Taking as a basis the energy sources in the deposits that are available to the cells in the form of organic carbon compounds, it is possible to calculate that the cells could only divide every thousand years. This extremely long period for reproduction cannot be reconciled with current understanding of living cells.

Jørgensen and D’Hondt are now proposing, on the basis of their data, a process which could represent an alternative source of energy for life deep under large sections of the Pacific – natural radioactivity. Water is broken down by radioactive radiation, which arises during the decomposition of naturally occurring potassium, thorium and uranium isotopes. This process (radiolysis) creates hydrogen and oxygen. Estimates of the energy balance show that this process can supply sufficient energy for the microorganisms. This would make life forms in the Deep Biosphere independent of the processes on the Earth’s surface. The authors point out that an exotic habitat like this could also have developed on other planets, far away from any suns.

In December 2006 the researchers will be taking the drilling ship “RV Roger Revelle” to the South Pacific. There, far away from the continental shelves, the quantity of carbon compounds which could serve the microorganisms as a basis for life is very low. This makes the researchers all the more curious about the sediment samples from the bottom of the sea.

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Scientists spot unknown gene interaction

Posted by tumicrobiology on December 6, 2006

Italian genetic researchers say they’ve made a discovery that might provide an important tool for controlling and treating breast cancer.

Scientists at Milan’s National Tumor Institute discovered proteins produced by the genes HER-2 and FHIT interact in a way that encourages tumor growth, the Italian news agency ANSA reported Wednesday. The researchers determined HER-2 prevents FHIT from blocking cell proliferation. Without FHIT’s action, cells can multiply quickly and end up producing a tumor.

“The analysis carried out for our research shows how the activity of HER-2 leads to the degradation of FHIT,” Sylvie Menard, head of experimental oncology at INT, told ANSA.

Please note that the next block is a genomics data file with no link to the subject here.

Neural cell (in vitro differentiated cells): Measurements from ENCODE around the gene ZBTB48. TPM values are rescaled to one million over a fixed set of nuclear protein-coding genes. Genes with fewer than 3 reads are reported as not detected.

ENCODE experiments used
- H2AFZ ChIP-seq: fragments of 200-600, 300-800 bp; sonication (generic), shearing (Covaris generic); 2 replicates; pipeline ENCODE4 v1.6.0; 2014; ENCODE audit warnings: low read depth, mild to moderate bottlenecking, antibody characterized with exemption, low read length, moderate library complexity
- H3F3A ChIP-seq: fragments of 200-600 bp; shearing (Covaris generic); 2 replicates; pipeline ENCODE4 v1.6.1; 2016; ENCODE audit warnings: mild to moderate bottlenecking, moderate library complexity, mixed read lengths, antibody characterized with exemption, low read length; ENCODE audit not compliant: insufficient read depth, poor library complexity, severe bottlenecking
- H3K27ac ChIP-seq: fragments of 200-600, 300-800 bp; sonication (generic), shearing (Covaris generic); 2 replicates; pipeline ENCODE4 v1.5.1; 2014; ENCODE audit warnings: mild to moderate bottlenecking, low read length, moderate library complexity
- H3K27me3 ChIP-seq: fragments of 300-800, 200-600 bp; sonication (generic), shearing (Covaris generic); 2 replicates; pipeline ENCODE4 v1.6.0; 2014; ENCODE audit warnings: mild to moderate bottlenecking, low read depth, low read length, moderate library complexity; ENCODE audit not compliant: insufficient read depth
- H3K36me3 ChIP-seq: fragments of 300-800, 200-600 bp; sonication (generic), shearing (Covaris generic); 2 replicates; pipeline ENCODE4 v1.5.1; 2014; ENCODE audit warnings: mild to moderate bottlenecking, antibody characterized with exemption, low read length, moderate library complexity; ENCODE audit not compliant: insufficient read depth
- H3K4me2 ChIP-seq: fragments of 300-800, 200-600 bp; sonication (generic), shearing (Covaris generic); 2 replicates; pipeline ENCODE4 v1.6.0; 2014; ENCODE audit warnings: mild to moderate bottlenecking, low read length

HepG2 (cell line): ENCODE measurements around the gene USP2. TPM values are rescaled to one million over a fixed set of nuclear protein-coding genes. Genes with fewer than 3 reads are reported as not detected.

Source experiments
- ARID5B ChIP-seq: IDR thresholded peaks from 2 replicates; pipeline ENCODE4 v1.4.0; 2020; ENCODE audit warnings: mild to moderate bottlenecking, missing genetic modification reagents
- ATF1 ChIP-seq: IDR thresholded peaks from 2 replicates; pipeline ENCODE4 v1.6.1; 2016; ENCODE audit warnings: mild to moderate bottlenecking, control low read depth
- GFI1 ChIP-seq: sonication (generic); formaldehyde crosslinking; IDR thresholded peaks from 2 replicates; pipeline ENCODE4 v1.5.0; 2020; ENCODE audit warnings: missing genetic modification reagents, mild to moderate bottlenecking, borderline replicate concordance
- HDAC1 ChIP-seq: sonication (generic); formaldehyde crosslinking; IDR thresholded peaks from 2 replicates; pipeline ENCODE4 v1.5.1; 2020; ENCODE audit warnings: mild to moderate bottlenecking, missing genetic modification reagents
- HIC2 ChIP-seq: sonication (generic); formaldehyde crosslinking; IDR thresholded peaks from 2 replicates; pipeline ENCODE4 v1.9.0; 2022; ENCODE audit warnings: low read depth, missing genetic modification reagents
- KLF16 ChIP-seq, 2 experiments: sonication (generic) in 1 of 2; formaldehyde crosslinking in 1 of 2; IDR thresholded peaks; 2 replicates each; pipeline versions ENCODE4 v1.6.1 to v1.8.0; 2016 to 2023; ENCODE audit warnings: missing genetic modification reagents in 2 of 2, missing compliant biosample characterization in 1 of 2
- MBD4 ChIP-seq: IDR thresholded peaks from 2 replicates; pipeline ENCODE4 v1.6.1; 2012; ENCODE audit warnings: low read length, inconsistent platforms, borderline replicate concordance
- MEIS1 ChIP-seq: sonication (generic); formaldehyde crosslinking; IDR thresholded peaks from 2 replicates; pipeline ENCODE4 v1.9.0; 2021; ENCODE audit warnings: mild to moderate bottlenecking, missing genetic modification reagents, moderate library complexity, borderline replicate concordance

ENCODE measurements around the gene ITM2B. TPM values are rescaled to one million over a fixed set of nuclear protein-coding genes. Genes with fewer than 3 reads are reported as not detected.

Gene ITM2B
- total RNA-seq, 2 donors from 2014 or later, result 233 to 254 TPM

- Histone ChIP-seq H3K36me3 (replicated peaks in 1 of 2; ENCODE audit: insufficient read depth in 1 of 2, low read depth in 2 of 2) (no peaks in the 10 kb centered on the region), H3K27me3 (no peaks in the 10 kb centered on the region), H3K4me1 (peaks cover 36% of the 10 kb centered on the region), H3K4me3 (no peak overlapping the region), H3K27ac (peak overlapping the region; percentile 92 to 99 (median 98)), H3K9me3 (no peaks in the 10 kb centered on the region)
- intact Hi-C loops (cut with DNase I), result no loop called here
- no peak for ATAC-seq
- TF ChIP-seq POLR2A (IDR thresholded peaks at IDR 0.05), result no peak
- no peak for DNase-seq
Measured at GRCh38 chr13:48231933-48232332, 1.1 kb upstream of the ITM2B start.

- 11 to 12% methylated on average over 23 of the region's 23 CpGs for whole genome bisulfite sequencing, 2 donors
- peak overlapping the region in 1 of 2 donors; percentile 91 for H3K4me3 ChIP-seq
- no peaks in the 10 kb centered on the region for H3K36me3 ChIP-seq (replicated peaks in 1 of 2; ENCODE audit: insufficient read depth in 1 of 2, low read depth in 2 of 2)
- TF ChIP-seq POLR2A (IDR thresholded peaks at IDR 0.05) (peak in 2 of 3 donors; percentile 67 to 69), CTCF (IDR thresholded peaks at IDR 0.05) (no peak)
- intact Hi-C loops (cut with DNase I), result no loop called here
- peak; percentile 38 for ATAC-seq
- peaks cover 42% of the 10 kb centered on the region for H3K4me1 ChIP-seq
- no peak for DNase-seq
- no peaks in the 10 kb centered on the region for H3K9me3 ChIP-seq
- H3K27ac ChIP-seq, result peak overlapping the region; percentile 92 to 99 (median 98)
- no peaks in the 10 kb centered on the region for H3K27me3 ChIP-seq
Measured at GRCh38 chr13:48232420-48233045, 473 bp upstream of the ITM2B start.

Medical researchers previously determined breast tumor development was often accompanied by an overproduction of proteins by the HER-2 gene. It is also known that in 70 percent of breast cancer cases, FHIT has stopped working for some reason.

Menard told ANSA it should be possible to find pharmaceuticals to prevent FHIT degradation, thereby slowing the development of tumors.

The research appears in the current issue of the journal of the American Academy of the Sciences.

Copyright 2006 by United Press International. All Rights Reserved.

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Method for detection and identification of multiple chromosomal integration sites in transgenic animals created with lentivirus

Posted by tumicrobiology on December 4, 2006

Elizabeth C. Bryda, Michael Pearson, Yuksel Agca, and Beth A. Bauer

BioTechniques® December 2006
Volume 41, Number 6: pp 715-719

Abstract
Transgene delivery systems, particularly those involving retroviruses, often result in the integration of multiple copies of the transgene throughout the host genome. Since site-specific silencing of trangenes can occur, it becomes important to identify the number and chromosomal location of the multiple copies of the transgenes in order to correlate inheritance of the transgene at a particular chromosomal site with a specific and robust phenotype. Using a technique that combines restriction endonuclease digest and several rounds of PCR amplification followed by nucleotide sequencing, it is possible to identify multiple chromosomal integration sites in transgenic founder animals. By designing genotyping assays to detect each individual integration site in the offspring of these founders, the inheritance of transgenes integrated at specific chromosomal locations can be followed efficiently as the transgenes randomly segregate in subsequent generations. Phenotypic characteristics can then be correlated with inheritance of a transgene integrated at a particular chromosomal location to allow rational selection of breeding animals in order to establish the transgenic line.

INTRODUCTION

Production of genetically engineered animals by pronuclear injection or retroviral delivery systems has been a successful strategy for generating animal models to better understand the functionality of genes. In transgenic animals created by embryo microinjection, the site of integration of the transgene within the genome is a random event. Thus, when multiple embryos have been injected or infected with the same DNA, the integration site will be different in each founder animal. When the integration events have occurred at the one-cell stage, they should exhibit germline transmission with the potential to be inherited by the founder’s offspring. If the integration occurs at a later stage, the resulting mosaic founder may or may not exhibit germline transmission of the transgene. In the case of pronuclear injection, there is typically one insertion site, although multiple transgene copies are often found in a tandem array at that integration site (1).